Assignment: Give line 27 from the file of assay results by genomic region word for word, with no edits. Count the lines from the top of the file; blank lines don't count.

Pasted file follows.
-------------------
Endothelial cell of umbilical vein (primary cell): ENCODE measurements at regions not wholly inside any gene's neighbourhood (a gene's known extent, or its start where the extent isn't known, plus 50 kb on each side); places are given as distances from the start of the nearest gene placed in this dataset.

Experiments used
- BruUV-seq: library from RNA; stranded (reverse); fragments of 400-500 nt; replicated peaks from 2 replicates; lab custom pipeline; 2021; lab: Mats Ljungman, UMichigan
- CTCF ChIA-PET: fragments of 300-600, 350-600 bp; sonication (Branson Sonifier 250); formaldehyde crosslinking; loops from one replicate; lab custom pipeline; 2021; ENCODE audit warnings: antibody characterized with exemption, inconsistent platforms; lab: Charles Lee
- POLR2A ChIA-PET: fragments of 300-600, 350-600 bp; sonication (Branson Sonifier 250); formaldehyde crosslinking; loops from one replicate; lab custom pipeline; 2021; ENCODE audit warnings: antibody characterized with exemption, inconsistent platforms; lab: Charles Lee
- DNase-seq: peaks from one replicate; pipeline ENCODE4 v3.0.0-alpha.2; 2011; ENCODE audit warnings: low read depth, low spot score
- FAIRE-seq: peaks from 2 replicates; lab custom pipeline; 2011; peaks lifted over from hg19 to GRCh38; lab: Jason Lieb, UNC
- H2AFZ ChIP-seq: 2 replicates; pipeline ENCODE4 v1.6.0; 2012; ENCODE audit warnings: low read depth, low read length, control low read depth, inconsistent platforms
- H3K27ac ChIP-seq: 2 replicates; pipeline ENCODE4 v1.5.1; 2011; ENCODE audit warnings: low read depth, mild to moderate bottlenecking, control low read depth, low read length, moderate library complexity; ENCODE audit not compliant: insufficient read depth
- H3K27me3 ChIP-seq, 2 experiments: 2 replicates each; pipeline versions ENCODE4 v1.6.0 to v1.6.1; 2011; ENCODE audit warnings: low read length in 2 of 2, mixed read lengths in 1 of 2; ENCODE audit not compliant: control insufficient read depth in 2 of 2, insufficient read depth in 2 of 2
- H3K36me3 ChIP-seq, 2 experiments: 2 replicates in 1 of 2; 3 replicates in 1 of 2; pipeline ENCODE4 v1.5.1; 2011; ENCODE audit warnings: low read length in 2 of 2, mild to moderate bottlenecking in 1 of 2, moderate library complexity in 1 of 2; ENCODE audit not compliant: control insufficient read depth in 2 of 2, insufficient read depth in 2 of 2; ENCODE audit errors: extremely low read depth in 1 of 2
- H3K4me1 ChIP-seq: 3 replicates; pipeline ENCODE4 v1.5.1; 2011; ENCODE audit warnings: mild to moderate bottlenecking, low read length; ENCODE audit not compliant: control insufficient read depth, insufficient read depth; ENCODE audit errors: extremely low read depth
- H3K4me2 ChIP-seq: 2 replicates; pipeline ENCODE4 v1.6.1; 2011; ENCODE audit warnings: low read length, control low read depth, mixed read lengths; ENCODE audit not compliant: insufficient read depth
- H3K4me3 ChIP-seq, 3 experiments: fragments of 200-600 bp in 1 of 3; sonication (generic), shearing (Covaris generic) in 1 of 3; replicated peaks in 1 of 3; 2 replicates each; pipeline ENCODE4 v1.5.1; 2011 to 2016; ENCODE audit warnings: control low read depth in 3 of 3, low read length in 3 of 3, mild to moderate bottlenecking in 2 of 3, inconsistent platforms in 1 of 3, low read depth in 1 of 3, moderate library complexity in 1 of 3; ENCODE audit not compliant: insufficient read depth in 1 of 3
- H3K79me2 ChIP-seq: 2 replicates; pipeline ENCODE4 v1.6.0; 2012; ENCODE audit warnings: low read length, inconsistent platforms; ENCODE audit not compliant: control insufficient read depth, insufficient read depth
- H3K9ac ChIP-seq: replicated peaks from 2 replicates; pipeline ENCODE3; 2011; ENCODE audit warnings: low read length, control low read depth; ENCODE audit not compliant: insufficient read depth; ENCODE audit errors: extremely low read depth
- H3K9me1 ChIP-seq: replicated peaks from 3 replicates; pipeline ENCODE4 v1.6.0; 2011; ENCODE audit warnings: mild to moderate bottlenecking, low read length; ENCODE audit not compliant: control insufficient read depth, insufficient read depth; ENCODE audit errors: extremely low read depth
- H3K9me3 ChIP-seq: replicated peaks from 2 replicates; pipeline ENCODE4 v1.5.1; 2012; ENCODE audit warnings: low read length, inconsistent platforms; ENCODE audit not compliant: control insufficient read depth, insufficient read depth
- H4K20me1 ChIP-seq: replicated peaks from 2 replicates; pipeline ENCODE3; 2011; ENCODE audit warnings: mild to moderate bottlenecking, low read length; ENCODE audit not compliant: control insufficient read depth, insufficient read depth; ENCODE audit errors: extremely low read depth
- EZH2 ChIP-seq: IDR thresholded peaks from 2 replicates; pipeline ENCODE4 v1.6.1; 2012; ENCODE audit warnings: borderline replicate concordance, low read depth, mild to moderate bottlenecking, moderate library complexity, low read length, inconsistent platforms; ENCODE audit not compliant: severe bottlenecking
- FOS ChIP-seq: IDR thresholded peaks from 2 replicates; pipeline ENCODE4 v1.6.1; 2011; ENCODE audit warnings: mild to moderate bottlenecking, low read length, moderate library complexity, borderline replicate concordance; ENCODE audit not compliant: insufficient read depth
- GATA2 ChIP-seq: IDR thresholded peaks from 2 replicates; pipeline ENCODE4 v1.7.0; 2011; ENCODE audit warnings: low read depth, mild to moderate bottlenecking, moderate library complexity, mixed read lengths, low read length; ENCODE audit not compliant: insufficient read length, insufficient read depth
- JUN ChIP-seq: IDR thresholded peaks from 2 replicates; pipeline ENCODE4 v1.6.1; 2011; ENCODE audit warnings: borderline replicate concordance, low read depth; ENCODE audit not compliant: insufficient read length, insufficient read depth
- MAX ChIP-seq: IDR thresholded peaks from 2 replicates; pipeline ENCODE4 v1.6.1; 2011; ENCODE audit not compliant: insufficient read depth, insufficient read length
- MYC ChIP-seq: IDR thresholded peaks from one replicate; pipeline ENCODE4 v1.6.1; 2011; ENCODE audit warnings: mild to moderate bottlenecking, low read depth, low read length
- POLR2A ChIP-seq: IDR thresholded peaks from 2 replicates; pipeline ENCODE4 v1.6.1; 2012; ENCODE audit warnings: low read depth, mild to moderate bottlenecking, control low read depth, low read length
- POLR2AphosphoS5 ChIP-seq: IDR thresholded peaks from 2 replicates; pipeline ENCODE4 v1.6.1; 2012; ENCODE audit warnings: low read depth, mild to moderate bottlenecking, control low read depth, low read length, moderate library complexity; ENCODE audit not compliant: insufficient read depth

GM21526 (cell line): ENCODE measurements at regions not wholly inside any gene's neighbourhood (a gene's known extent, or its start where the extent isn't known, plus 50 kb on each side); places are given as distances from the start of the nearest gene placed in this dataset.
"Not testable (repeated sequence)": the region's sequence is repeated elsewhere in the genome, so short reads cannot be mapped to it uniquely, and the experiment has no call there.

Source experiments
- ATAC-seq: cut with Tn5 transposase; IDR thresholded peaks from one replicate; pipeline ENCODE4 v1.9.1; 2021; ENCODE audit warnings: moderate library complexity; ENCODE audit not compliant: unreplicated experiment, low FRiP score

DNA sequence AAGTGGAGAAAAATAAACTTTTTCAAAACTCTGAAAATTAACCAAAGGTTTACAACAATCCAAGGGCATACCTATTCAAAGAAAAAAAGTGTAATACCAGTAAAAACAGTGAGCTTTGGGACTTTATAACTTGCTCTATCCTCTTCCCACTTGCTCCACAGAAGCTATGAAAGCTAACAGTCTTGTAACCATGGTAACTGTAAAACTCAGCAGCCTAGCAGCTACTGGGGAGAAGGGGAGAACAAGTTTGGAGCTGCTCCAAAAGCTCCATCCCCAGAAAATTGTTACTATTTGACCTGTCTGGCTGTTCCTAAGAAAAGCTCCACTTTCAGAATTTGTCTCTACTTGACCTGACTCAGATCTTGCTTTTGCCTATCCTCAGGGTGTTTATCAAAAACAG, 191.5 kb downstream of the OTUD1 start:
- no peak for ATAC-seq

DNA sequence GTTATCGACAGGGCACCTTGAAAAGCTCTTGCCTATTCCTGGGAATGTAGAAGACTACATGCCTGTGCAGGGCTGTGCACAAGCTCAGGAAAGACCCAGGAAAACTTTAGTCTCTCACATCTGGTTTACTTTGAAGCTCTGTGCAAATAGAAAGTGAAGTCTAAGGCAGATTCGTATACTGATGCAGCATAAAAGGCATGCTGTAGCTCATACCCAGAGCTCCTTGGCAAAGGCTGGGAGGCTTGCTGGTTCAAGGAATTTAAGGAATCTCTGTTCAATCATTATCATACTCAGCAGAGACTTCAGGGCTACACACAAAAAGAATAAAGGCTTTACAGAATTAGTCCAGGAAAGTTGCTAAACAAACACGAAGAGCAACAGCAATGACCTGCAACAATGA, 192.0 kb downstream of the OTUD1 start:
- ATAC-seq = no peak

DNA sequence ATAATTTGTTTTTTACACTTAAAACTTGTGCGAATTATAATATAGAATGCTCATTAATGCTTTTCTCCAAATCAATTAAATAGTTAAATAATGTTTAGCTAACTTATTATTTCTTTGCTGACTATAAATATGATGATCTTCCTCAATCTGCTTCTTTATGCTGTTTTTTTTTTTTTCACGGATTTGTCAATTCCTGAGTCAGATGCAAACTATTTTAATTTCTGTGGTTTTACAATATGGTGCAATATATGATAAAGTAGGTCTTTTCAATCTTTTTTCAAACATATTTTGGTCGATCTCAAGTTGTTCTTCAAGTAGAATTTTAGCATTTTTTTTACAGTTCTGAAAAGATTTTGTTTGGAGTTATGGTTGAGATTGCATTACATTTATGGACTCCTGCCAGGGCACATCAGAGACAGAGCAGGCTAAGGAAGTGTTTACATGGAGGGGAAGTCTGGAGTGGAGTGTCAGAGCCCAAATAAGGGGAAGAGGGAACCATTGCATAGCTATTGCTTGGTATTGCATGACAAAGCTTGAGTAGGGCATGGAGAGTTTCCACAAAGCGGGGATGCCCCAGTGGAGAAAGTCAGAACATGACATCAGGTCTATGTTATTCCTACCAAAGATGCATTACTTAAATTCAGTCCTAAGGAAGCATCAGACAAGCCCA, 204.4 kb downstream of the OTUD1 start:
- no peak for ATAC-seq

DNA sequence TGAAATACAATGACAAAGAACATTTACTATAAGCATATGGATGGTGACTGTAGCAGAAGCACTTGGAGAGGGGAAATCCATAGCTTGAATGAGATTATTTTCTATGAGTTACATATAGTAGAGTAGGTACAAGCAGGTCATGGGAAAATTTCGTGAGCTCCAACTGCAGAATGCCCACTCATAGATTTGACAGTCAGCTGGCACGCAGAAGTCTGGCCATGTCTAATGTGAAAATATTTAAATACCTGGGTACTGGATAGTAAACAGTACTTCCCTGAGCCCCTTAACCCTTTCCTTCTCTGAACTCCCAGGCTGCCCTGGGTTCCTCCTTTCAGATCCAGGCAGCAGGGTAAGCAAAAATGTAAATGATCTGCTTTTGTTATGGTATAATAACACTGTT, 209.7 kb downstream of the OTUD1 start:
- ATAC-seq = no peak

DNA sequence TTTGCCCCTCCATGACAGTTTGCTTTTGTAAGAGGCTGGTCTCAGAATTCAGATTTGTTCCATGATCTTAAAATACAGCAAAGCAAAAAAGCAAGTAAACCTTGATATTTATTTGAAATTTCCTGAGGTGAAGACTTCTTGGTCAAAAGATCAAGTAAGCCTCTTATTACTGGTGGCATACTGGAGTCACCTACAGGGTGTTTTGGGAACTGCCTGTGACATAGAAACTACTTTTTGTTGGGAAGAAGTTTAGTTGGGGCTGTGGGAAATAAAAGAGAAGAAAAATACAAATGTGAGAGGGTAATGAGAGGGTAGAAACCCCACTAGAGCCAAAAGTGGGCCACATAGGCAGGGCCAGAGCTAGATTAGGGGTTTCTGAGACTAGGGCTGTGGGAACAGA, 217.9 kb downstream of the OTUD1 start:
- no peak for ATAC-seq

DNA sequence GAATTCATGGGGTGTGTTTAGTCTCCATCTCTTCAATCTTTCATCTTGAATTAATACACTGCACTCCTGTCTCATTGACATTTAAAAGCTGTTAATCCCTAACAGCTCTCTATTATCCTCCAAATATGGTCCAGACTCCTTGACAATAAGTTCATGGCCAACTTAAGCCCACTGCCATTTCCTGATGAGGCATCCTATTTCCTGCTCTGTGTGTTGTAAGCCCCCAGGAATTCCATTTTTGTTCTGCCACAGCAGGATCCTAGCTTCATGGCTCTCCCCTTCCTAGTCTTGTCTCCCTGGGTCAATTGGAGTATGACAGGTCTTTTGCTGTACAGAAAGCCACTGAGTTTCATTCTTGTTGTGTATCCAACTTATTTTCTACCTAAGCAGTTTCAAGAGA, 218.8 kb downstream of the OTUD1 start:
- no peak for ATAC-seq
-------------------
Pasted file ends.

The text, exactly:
- POLR2AphosphoS5 ChIP-seq: IDR thresholded peaks from 2 replicates; pipeline ENCODE4 v1.6.1; 2012; ENCODE audit warnings: low read depth, mild to moderate bottlenecking, control low read depth, low read length, moderate library complexity; ENCODE audit not compliant: insufficient read depth